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Testicular Cancer

Testicular Cancer

How common is testicular cancer?

While testicular cancer overall is an uncommon cancer, it is the most common solid tumour in young men between the ages of 15 and 40 years.  All young men should regularly do self-examination of their testicles.

What are the risk factors?

The exact causes are unknown but there are a few risk factors for testicular cancer.

  • History of undescended testis:
    • An undescended testis has a 3% - 5% chance of developing cancer, with the risk increasing the higher the testis location.
    • Previous testicular cancer in the other testis.
    • Family history of testicular cancer (father or brother).
    • Poorly developed testes associated with an intersex disorder.

What are the symptoms?

Possible symptoms include:

  • Painless swelling in the testis.
  • Back pain from spread of cancer to the abdomen (retroperitoneum).
  • Breast swelling or enlargement (uncommon).

In most cases, only one testicle is affected; about 1% - 3% of cancers occur in both testicles.

What tests are needed?

A scrotal ultrasound is the most important test to visualise the tumour. Most of the time, it can differentiate cancer from some of the other causes of testicular swelling. If cancer is suspected, the following tests are needed:

  • Blood tests:
    • Tumour markers (AFP, HCG, LDH) are helpful in determining what type of testicular cancer and how advanced it is likely to be.
    • Red blood cell count, kidney function test and liver function test are all part of the blood tests.
  • CT scan of the abdomen and pelvis:
    • Testicular cancer can spread to the abdominal lymph nodes. Depending on the type of testicular cancer as determined after surgical removal and analysis of the testicle, some patients may need further surgery to remove the abdominal lymph nodes if present.
  • Chest X-ray or CT scan of the chest:
    • To look for spread of cancer to the lungs.
  • MRI scan of the brain or bone scan (optional):
    • To look for spread of cancer to the brain or bones if suspected.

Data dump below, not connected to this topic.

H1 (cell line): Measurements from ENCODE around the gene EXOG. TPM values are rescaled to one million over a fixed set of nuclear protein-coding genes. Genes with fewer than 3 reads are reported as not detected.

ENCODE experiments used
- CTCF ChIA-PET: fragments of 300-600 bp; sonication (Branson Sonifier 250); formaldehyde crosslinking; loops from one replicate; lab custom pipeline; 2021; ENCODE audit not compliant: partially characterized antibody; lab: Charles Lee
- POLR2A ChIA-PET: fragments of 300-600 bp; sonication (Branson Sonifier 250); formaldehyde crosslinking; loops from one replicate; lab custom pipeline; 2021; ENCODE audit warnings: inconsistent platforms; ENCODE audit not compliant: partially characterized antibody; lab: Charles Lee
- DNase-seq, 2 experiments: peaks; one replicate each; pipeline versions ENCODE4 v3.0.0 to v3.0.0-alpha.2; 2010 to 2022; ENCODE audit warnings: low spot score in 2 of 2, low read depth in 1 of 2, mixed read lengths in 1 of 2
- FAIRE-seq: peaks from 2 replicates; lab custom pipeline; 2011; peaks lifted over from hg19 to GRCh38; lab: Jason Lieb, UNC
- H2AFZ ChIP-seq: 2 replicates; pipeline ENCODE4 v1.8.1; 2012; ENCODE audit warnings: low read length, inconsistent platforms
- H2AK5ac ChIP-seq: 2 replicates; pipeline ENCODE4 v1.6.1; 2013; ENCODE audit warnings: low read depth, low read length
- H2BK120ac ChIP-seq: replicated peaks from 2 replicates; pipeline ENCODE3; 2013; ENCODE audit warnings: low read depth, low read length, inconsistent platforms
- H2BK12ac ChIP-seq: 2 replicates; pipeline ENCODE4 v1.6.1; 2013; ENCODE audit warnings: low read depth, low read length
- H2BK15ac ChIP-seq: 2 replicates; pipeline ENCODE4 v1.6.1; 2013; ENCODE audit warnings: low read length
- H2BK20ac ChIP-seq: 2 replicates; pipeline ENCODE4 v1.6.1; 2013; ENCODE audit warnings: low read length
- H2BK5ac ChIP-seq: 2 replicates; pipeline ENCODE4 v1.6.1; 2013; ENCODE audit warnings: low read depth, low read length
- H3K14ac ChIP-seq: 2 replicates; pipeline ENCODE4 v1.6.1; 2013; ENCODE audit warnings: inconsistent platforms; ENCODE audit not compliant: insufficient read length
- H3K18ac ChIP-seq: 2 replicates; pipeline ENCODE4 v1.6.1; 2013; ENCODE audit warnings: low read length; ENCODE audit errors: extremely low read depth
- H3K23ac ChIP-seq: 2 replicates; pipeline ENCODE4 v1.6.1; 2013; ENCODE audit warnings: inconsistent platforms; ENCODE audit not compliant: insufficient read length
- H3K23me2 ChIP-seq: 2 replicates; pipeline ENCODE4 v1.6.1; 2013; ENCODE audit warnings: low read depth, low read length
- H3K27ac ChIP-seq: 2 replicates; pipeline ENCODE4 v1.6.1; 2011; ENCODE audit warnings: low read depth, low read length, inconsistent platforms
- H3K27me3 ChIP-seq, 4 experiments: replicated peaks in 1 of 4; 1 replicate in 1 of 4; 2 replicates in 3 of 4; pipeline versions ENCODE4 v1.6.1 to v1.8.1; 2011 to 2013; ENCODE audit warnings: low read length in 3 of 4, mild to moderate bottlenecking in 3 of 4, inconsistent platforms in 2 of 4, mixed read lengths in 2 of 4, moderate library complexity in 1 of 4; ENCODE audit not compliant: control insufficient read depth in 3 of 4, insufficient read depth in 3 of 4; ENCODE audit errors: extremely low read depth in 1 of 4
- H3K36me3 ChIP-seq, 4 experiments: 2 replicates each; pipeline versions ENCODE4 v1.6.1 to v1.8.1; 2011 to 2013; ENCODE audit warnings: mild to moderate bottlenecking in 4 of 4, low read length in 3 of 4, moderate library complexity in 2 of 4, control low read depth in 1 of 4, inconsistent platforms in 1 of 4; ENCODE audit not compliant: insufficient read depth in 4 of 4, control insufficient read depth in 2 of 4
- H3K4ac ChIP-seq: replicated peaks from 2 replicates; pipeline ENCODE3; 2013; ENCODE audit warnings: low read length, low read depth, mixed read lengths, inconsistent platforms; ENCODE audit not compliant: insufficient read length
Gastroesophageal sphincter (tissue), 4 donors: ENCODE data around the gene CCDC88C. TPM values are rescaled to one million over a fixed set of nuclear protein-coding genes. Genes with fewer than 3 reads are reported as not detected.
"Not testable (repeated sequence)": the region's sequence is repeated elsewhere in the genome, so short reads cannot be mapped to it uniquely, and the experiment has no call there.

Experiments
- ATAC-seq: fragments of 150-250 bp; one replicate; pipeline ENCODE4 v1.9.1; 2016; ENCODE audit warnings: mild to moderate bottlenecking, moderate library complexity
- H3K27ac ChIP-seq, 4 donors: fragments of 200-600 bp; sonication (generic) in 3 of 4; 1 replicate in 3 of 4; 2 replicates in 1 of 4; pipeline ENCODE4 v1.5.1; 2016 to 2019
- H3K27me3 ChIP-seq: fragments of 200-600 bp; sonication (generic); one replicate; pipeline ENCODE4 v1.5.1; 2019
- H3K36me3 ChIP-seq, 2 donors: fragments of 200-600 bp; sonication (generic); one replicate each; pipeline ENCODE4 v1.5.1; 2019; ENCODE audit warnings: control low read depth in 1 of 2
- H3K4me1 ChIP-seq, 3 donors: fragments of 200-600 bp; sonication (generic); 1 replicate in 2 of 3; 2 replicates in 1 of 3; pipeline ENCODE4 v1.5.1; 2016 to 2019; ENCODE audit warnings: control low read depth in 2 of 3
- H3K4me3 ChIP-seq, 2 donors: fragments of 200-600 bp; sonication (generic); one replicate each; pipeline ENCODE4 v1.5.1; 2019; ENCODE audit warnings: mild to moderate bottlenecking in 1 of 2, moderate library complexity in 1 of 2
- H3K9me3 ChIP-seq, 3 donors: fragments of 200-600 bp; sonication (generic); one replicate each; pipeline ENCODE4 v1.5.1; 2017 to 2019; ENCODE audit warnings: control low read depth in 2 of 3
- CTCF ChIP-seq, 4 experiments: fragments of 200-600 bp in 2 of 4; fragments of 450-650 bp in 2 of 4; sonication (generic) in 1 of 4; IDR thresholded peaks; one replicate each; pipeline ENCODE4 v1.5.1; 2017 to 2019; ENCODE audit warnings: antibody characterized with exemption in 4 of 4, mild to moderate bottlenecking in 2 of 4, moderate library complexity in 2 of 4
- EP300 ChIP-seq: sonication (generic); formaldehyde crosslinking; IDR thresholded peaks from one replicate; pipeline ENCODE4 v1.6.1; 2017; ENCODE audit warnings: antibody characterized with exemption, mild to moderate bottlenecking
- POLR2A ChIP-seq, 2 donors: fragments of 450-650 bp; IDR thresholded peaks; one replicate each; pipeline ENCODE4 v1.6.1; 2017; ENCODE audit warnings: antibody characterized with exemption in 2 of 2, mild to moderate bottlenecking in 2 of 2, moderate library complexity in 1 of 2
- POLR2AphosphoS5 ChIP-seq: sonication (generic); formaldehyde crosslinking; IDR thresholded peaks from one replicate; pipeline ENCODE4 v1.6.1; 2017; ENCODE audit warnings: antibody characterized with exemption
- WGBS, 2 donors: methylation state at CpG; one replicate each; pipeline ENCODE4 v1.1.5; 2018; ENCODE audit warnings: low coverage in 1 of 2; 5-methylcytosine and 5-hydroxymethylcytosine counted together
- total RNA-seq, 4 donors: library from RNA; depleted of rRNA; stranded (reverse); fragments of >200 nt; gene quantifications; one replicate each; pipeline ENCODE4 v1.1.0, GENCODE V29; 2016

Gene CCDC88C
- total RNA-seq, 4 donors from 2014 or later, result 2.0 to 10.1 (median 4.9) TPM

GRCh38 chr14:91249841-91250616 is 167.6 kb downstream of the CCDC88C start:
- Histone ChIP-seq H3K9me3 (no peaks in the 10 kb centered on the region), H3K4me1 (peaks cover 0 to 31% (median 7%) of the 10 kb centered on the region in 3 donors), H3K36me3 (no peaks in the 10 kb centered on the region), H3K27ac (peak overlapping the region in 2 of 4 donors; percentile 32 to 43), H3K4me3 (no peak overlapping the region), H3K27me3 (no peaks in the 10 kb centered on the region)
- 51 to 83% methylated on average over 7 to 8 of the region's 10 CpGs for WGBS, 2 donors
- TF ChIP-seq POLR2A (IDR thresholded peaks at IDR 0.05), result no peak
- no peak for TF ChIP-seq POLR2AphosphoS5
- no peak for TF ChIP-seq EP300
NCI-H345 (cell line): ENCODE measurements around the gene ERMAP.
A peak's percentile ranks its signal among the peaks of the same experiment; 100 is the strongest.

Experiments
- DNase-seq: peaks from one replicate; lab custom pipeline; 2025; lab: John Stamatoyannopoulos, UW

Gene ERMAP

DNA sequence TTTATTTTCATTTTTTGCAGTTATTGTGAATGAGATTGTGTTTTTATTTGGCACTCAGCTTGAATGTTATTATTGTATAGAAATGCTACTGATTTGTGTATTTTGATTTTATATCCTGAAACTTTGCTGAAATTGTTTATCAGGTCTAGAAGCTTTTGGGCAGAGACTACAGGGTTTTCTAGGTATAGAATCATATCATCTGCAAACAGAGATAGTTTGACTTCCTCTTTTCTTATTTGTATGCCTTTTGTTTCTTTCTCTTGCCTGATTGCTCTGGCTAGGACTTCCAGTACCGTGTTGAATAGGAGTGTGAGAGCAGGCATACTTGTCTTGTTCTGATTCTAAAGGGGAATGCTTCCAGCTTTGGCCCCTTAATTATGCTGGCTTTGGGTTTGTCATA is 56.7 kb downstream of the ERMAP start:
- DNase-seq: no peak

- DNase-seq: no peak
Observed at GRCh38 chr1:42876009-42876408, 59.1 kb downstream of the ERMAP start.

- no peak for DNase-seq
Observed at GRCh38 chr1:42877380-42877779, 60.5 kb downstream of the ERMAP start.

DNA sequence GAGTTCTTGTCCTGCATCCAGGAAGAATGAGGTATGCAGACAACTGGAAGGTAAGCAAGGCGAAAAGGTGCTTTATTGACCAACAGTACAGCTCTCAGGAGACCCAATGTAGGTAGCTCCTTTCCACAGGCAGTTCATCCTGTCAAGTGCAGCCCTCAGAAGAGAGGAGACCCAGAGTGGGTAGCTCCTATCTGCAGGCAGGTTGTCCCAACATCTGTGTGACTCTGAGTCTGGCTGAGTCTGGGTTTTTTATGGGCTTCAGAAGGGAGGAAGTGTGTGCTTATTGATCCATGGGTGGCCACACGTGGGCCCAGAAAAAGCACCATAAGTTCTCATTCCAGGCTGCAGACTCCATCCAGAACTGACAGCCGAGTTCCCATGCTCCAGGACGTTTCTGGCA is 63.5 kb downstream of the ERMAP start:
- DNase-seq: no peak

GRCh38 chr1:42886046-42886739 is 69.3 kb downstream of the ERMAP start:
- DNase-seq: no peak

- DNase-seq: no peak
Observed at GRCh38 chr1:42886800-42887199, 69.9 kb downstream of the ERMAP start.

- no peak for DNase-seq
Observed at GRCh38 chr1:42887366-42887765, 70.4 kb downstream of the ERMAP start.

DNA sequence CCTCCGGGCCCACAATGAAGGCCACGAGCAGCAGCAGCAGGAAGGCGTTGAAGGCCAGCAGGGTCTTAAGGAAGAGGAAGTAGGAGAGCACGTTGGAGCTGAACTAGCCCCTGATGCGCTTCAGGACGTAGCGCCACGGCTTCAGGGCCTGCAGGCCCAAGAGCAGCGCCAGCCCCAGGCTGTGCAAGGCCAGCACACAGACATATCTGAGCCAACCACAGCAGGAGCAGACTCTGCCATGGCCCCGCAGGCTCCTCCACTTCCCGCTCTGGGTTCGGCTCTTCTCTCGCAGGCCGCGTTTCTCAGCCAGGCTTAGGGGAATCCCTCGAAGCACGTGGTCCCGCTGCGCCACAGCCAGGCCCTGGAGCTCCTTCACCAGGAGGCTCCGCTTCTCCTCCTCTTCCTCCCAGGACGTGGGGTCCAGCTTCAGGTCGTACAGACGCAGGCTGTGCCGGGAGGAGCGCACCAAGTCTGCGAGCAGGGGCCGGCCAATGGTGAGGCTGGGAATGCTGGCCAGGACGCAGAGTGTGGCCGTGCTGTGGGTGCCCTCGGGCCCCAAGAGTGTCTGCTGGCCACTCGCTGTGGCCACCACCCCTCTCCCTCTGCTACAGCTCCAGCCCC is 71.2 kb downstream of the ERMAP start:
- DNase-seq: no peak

Why is sperm banking offered to some patients?

Even though a single testicle can produce enough sperm, many patients often already have lower sperm counts due to some underlying disorder of the testicle (e.g. undescended testis), which predisposes them to having testicular cancer.

Subsequent treatments may be needed after surgical removal of the testicle and these interventions can lower the sperm count (chemotherapy) or cause ejaculatory dysfunction (major abdominal surgery - see below). Sperm banking is especially important in men who have not had children.

How is testicular cancer treated?

Testicular surgery

All patients should undergo surgical removal of the testicle (radical orchidectomy) as the first step.

Surgery is done through a groin incision from which the testicle and the spermatic cord are delivered out of the body and surgically removed. The testicle specimen can then be analysed to find out what type of cancer it is. There are a few subtypes of testicular cancer, some of which can behave more aggressively. Therefore, some patients may need further treatment after the surgery.

After Radical Orchidectomy

Careful observation (surveillance)

After removal of the testicle, some patients may be suitable for surveillance with regular scans, blood tests and physical examinations, especially if the cancer is still in the early stages. This is because some early cancers may never recur and the patient will not have to put up with treatment side effects of radiotherapy or chemotherapy. Strict compliance and intensive follow up are required. Patients may also have more psychological stress, worrying about possible recurrence.

Chemotherapy

Some subtypes of cancer may respond to chemotherapy. In advanced cancers, chemotherapy is usually the main treatment option. This is coordinated by a medical oncologist (cancer specialist). Different combinations and doses of chemotherapy drugs are catered individually to the patient. Side effects include nausea, fatigue, suppression of the immune system, infertility, small risk of secondary cancer, hair loss, lung complications, hearing damage and kidney damage.

Radiotherapy

Some subtypes of testicular cancer can respond to radiotherapy. Side effects include nausea, vomiting, fatigue, skin irritation, bone marrow suppression and long-term increased risks of heart disease and secondary cancer. A radiation oncologist (cancer specialist who arranges radiotherapy) supervises these treatments.

Retroperitoneal lymph node dissection 

Some patients with spread of cancer to the abdominal lymph nodes may need to have them surgically removed (retroperitoneal lymph node dissection). This is a major surgery done through a large midline abdominal incision and is invasive. Side effects and possible complications include bleeding, bowel obstruction, ejaculatory dysfunction and injury to abdominal organs.

What is the prognosis?

With effective treatment options available nowadays, testicular cancer is very much a treatable condition in most patients. The prognosis depends on the subtype of testicular cancer and how advanced it is on presentation. The 5-year survival for early and moderate stage cancers are >95%.